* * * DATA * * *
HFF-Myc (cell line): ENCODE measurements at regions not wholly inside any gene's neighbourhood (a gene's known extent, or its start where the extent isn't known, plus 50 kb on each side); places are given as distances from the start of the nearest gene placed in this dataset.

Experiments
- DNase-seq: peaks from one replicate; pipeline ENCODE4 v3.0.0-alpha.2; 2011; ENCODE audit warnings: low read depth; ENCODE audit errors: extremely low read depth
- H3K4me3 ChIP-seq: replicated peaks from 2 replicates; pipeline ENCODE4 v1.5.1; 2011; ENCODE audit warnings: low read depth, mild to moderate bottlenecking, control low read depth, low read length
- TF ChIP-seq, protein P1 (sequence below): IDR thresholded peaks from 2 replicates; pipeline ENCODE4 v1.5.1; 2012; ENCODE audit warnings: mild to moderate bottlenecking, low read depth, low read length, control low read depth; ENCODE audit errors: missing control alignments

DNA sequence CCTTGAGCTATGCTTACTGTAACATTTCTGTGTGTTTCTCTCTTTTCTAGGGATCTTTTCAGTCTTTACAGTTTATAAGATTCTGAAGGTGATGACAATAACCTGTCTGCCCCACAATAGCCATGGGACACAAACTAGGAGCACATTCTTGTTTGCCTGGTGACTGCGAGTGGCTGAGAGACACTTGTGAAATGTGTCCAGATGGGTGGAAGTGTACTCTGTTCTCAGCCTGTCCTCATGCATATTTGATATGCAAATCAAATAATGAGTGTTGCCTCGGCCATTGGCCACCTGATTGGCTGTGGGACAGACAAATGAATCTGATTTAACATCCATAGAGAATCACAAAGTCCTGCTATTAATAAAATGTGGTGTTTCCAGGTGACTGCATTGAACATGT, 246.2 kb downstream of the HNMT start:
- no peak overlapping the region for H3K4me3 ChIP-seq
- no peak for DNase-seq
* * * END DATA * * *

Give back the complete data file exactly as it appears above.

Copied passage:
HFF-Myc (cell line): ENCODE measurements at regions not wholly inside any gene's neighbourhood (a gene's known extent, or its start where the extent isn't known, plus 50 kb on each side); places are given as distances from the start of the nearest gene placed in this dataset.

Experiments
- DNase-seq: peaks from one replicate; pipeline ENCODE4 v3.0.0-alpha.2; 2011; ENCODE audit warnings: low read depth; ENCODE audit errors: extremely low read depth
- H3K4me3 ChIP-seq: replicated peaks from 2 replicates; pipeline ENCODE4 v1.5.1; 2011; ENCODE audit warnings: low read depth, mild to moderate bottlenecking, control low read depth, low read length
- TF ChIP-seq, protein P1 (sequence below): IDR thresholded peaks from 2 replicates; pipeline ENCODE4 v1.5.1; 2012; ENCODE audit warnings: mild to moderate bottlenecking, low read depth, low read length, control low read depth; ENCODE audit errors: missing control alignments

DNA sequence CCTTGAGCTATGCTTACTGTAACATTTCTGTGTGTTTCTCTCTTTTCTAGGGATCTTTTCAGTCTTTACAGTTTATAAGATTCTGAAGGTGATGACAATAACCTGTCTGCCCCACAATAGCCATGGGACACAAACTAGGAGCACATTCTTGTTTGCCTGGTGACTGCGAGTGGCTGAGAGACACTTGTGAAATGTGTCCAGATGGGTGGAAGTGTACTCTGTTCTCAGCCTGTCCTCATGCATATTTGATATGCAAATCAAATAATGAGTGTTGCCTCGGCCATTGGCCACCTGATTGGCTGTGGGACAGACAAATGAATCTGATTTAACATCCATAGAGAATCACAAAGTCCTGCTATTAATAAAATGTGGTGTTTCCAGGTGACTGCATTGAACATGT, 246.2 kb downstream of the HNMT start:
- no peak overlapping the region for H3K4me3 ChIP-seq
- no peak for DNase-seq